Študija ekonomskih vidikov javnega financiranja raziskav in inovacij

    Generalni direktorat za raziskave in inovacije (GD RTD) Evropske komisije redno izvaja analize gospodarskega vpliva naložb in reform na področju raziskav in inovacij (I&R). V pravkar objavljeni študiji The economic rationale for public R&I funding and its impact obravnavajo ekonomske vidike javnega vlaganja v raziskave in inovacije.

    V poročilu ugotavljajo, da so vplivi financiranja R&I pomembni, saj deluje kot katalizator spodbujanja višje rasti produktivnosti, kar je pogoj za pospešitev gospodarske rasti in za ustvarjanje več in boljših zaposlitvenih možnosti. Žal pa Slovenija v poročilu ni omenjena v dobri družbi.


    Overall, ample empirical evidence demonstrates that R&I is a key driver of productivity and economic growth. While the estimated impacts vary depending on the methodology used and the period, countries and industries analysed, some typical findings of the estimates of R&I impacts on productivity and economic growth are:

    • Two-thirds of economic growth in Europe from 1995 to 2007 derives from R&I, broadly defined (Bravo-Biosca et al, 2013). The most restrictive definition of R&I estimates its impacts on labour productivity growth, between 2000 and 2013, at 17% in countries such as Finland, Germany or the United Kingdom and at near 30% in Ireland (INTAN-INVEST and EIB, 2016)
    • Among all investment categories that drive labour productivity growth, including investment in tangible capital, or economic competences, R&I accounted for 15% of all productivity gains in Europe, with large differences across Member States in the period between 2000 and 2013. In Finland or the United Kingdom, R&I accounted for 50% and 40% of productivity gains respectively, while in Hungary, Greece, Czech Republic or Slovenia, it accounted for less than 10%. In the United States, it accounted for one third of all gains (INTAN-INVEST and EIB, 2016)
    • An increase in 10% of R&D investment is associated with gains in productivity between 1.1% and 1.4% (Donselaar and Koopmans, 2016). It should be noted that in absolute terms, an increase in 1.1%-1.4% in labour productivity is much higher than an increase in 10% of R&D investment. In the European case, for example, if there is no change in the amount of hours worked, an increase of 1.1% in labour productivity would represent an increase of 1.1% in GDP. In other words, an increase in R&D investment of 0.2% of GDP would result in an increase of 1.1% of GDP, i.e. an increase five times bigger in absolute terms.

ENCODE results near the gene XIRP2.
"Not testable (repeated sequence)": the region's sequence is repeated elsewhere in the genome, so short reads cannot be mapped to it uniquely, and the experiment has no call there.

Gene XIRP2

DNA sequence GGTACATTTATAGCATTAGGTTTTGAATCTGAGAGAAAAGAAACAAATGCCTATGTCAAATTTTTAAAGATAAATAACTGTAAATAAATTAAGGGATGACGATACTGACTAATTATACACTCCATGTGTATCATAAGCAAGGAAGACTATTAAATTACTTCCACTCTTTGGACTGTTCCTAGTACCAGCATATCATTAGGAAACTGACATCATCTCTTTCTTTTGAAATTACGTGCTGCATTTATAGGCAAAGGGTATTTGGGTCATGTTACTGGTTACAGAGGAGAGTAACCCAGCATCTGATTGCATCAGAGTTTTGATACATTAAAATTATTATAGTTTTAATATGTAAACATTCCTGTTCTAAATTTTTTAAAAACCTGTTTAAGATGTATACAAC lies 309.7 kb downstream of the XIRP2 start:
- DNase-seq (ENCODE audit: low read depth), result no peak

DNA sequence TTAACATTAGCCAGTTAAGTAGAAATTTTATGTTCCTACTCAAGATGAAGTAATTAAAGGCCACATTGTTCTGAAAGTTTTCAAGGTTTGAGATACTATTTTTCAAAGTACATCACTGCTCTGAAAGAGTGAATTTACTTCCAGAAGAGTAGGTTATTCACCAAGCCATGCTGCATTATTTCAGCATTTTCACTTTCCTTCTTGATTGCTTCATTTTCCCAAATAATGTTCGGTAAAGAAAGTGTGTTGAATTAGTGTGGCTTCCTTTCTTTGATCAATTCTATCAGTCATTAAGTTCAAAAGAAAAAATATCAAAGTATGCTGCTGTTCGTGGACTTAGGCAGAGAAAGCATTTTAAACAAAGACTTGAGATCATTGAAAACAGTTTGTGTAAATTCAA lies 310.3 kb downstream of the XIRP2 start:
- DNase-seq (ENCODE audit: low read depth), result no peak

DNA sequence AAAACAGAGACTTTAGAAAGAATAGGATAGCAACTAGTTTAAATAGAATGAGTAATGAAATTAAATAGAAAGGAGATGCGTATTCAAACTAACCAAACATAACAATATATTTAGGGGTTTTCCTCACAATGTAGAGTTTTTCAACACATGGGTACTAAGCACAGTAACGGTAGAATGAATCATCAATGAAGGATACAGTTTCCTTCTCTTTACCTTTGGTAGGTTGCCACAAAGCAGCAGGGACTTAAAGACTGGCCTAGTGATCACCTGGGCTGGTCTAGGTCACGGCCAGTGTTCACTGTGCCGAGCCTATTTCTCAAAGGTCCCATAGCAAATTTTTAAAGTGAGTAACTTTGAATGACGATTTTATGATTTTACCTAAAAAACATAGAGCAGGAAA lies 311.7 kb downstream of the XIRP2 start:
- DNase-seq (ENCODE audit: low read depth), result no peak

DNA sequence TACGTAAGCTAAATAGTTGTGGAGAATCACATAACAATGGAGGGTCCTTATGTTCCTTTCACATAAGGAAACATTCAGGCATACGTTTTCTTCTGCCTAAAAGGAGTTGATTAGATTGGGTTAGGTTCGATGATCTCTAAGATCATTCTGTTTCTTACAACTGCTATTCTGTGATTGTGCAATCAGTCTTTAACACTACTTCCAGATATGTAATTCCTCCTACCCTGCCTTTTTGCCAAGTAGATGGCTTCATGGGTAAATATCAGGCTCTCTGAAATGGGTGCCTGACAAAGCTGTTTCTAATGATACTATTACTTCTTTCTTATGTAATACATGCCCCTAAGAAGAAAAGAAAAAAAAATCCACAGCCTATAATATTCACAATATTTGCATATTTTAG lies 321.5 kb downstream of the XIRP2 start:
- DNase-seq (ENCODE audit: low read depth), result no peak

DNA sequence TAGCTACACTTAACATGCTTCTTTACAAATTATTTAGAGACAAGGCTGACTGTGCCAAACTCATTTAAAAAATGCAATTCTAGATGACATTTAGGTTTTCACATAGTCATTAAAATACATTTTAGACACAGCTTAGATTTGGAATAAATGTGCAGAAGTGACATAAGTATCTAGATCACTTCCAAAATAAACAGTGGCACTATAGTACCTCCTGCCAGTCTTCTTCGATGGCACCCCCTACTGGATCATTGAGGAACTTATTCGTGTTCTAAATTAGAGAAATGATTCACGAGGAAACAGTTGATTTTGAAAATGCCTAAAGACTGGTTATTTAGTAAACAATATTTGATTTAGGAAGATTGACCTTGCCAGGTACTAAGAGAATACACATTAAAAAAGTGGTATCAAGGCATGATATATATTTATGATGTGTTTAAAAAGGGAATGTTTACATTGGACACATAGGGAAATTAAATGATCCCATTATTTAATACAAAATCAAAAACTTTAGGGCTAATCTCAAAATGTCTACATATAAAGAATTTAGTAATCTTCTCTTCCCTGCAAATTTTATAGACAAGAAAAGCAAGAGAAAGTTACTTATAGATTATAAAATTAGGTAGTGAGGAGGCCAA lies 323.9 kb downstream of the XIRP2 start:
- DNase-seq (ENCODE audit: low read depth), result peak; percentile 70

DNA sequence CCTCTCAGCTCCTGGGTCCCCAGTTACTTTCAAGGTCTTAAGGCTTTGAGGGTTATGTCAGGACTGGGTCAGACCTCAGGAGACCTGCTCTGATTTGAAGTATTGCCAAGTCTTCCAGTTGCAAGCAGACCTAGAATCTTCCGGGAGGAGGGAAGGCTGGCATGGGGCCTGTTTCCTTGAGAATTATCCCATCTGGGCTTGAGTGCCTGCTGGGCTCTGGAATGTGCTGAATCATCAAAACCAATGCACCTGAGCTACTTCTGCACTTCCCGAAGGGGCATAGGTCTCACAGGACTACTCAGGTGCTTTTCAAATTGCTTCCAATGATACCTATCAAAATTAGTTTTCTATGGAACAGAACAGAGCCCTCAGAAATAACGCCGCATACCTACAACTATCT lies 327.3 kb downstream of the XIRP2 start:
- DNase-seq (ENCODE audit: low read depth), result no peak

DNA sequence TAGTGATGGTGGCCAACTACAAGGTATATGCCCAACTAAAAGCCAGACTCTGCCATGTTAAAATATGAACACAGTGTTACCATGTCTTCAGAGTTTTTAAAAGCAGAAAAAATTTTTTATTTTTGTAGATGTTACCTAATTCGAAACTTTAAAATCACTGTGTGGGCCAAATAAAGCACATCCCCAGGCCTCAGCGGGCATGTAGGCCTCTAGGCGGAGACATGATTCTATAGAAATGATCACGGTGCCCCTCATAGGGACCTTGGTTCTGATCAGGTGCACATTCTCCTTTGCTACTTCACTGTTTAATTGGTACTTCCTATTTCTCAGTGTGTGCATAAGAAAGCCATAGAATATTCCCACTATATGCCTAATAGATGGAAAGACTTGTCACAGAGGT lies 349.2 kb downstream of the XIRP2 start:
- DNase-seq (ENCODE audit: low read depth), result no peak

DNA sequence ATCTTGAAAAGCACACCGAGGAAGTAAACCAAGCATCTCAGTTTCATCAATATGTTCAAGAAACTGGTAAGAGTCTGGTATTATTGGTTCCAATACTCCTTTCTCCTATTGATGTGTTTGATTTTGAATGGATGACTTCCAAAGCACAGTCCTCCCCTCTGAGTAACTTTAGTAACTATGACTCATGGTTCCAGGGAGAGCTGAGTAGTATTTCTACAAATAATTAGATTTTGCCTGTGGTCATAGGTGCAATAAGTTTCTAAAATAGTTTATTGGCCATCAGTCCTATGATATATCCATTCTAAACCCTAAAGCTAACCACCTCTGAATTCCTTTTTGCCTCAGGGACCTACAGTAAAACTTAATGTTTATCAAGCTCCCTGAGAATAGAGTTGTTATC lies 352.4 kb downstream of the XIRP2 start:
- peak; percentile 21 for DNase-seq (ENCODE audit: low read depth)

These impacts on productivity and economic growth are mainly driven by significant rates of return to R&I investment for firms investing in R&I:

    • While there is a large heterogeneity of results depending of the particular study, the rate of return to investment, or the economic benefits that a firm gets when investing in R&D, in advanced economies is estimated to be in the 10% to 30% bracket. In other words, for every 100 euros a company invests in R&D, the net benefit it obtains is between 10 and 30 euros for every year the R&D investment is considered not to have become obsolete (Hall et al, 2010)

    The benefits of public R&I funding have been well documented, even if results are not at all times fully robust. Public R&I creates new knowledge, methodologies or enhanced skills that are crucial to facilitate innovation creation and the diffusion of innovations. Measuring the full impact of public R&I is complex given the nature, timing and multiplicity of its transmission channels- many of them indirect- through which the benefits accrue. In addition, existing methodologies continue to face a number of challenges to accomplish this task. Among the studies that have found positive effects using a variety of methodologies: